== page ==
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Naomi Osaka was asked after her first-round Wimbledon loss about splitting from her coach in the winter, about inconsistency, about restoring confidence. Finally, about getting used to her new level of global fame.

“Can I leave?” the No. 2 seed said after that 11th question of her press conference following a 7-6 (4), 6-2 loss to 39th-ranked Yulia Putintseva. “I feel like I’m about to cry.”

Osaka became the highest-ranked women’s singles seed to lose in the first round of Wimbledon since Martina Hingis in 2001 on Monday. Putintseva swept her for the second time in the last two weeks.

Osaka, who broke through with back-to-back hardcourt Slams at the U.S. Open in September and the Australian Open in January, has lost in the first week of back-to-back Slams on clay and grass.

She committed 38 unforced errors as the 5-foot-4 Putintseva had twice as many winners as unforced errors, 15 to seven, in her first time on tennis’ most famous court.

A reporter asked if the parity atop women’s tennis — Osaka is the lone multiple winner of the last 10 Grand Slams — softened the blow of the defeat.

“That makes me feel worse,” she said. Osaka refused to relate it to splitting from coach Sascha Bajin after the Australian Open or her youth (21 years).

“There is answers to questions that you guys ask that I still haven’t figured out yet,” she said.

Osaka said before the tournament that her transition from the spring clay season to grass had been tough.

In her tune-up event in Birmingham, Great Britain, she needed three sets to get out of the first round and then was dumped by Putintseva. At one point in the event, she sat next to her chair rather than on it during a break.

“I had so much stuff on my mind, then I was trying to change something, whether it be, like, sitting on the floor, whatever, try to change something,” said Osaka, who has not made a WTA final since the Australian Open and her February split from Bajin, with whom she won those two Slams. Osaka later attributed the move to putting happiness before success. “You know the song, ‘Mo Money, Mo Problems?’ … There might not necessarily be more problems, but I’m definitely overthinking more.”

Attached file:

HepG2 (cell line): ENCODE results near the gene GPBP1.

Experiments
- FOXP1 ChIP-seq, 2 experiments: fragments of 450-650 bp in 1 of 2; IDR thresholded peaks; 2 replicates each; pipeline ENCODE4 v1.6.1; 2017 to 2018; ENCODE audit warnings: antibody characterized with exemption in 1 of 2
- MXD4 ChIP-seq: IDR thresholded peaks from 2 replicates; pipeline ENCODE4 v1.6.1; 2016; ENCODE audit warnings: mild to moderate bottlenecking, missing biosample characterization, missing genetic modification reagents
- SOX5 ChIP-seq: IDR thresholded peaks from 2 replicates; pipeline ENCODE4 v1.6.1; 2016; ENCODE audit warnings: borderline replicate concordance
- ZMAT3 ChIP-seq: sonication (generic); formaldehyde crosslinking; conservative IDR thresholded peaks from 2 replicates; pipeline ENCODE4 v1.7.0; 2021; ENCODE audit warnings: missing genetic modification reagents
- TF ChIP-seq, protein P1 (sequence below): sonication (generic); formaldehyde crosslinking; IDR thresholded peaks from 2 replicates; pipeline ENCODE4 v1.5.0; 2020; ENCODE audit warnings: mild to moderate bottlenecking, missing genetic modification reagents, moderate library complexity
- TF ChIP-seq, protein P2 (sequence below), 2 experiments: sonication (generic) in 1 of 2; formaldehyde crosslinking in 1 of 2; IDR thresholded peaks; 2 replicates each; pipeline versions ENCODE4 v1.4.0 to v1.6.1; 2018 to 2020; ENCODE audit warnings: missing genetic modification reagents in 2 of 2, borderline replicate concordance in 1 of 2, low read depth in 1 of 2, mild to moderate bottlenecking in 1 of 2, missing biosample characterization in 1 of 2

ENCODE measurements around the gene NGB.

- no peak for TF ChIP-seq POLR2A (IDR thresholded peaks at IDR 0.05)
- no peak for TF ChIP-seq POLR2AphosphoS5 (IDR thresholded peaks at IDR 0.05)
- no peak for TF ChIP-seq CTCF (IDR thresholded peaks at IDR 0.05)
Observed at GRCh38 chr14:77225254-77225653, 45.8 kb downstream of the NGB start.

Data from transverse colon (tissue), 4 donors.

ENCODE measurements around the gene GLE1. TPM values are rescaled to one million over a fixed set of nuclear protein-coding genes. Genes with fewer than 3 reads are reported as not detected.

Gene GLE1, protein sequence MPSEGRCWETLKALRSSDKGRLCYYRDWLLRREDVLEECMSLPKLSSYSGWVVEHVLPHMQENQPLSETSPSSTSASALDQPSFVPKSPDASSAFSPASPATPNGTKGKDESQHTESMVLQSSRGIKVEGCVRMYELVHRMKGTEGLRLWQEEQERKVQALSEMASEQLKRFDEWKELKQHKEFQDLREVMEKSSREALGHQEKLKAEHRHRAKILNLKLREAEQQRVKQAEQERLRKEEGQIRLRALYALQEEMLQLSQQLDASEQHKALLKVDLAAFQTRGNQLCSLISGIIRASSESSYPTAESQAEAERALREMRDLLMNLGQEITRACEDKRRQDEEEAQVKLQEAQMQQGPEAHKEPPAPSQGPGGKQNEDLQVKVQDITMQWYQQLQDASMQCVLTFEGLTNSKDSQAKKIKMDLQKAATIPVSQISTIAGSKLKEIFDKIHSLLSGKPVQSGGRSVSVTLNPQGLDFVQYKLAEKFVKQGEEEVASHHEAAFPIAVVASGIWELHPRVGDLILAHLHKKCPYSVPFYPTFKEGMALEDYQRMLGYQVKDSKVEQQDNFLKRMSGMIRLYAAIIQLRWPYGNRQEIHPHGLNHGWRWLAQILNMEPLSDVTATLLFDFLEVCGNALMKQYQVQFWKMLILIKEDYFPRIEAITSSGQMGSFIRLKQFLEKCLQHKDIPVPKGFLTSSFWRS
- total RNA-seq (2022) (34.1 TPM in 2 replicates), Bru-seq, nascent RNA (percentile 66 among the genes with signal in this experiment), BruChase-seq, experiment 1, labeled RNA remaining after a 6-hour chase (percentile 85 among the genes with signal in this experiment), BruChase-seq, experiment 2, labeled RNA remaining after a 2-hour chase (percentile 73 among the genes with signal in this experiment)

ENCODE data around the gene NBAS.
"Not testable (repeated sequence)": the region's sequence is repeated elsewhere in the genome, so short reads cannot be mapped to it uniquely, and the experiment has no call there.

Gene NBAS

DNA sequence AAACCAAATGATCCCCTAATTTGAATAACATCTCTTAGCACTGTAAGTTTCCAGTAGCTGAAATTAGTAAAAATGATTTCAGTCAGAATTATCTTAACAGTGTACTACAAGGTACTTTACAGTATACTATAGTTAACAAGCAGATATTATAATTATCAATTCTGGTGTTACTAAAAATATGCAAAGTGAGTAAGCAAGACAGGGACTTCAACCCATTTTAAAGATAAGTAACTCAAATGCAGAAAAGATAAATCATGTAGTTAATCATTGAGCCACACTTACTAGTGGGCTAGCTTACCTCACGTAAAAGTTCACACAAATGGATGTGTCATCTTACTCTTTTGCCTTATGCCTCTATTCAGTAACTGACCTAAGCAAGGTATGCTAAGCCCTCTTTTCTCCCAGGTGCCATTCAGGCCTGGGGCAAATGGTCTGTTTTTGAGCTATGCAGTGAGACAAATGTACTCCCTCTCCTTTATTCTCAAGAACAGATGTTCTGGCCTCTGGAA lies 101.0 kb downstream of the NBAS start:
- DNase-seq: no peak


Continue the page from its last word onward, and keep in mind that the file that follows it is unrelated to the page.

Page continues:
Osaka’s ouster opens the draw for No. 3 Karolina Pliskova and No. 7 Simona Halep in the bottom half. No. 10 Aryna Sabalenka and No. 16 Markéta Vondroušová also lost Monday.

In the men’s draw, No. 6 Alexander Zverev and No. 7 Stefanos Tsitsipas were sent packing, boosting the already heavy likelihood that one of the Big Three will claim the title in two weeks.

Zverev, who fell in four sets to Czech Jiri Vesely, has been ranked as high as No. 3 but hasn’t made a Grand Slam semifinal.

Tsitsipas, dropped by Italian Thomas Fabbiano in five, has beaten Novak Djokovic, Roger Federer and Rafael Nadal (on clay) in the last year.

Top-ranked Djokovic began his title defense easing past German veteran Philipp Kohlschreiber 6-3, 7-5, 6-3 .

Serena Williams, Federer and Nadal play first-round matches Tuesday.

WIMBLEDON: Men’s Draw | Women’s Draw